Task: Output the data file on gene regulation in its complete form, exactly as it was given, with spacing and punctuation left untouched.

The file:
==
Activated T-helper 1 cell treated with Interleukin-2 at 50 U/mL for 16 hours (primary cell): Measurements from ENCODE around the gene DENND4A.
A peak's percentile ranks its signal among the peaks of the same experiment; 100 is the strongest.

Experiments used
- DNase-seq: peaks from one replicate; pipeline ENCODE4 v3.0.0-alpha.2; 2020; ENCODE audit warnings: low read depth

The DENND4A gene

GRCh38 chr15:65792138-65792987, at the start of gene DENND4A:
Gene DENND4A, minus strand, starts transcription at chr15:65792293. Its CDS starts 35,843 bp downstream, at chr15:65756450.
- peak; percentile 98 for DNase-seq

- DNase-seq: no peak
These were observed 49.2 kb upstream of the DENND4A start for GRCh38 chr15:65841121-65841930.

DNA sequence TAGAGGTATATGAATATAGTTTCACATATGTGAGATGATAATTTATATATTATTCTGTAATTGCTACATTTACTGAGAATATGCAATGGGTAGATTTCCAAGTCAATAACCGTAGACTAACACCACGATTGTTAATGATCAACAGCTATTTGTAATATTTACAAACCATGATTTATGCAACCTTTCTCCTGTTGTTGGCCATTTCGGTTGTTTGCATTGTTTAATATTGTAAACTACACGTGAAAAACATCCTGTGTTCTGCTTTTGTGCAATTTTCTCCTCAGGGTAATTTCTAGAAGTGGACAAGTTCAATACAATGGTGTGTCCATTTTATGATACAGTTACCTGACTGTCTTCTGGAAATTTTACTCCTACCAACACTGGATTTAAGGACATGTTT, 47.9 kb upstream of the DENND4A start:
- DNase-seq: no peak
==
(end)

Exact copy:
Activated T-helper 1 cell treated with Interleukin-2 at 50 U/mL for 16 hours (primary cell): Measurements from ENCODE around the gene DENND4A.
A peak's percentile ranks its signal among the peaks of the same experiment; 100 is the strongest.

Experiments used
- DNase-seq: peaks from one replicate; pipeline ENCODE4 v3.0.0-alpha.2; 2020; ENCODE audit warnings: low read depth

The DENND4A gene

GRCh38 chr15:65792138-65792987, at the start of gene DENND4A:
Gene DENND4A, minus strand, starts transcription at chr15:65792293. Its CDS starts 35,843 bp downstream, at chr15:65756450.
- peak; percentile 98 for DNase-seq

- DNase-seq: no peak
These were observed 49.2 kb upstream of the DENND4A start for GRCh38 chr15:65841121-65841930.

DNA sequence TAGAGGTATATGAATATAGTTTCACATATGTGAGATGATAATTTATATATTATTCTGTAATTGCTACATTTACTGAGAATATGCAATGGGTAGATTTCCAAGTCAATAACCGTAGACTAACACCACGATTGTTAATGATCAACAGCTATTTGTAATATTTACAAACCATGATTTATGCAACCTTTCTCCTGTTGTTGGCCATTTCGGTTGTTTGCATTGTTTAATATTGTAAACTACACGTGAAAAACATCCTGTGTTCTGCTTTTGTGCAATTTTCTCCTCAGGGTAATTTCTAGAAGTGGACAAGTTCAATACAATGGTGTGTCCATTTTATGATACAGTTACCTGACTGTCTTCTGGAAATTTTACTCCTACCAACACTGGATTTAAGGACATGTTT, 47.9 kb upstream of the DENND4A start:
- DNase-seq: no peak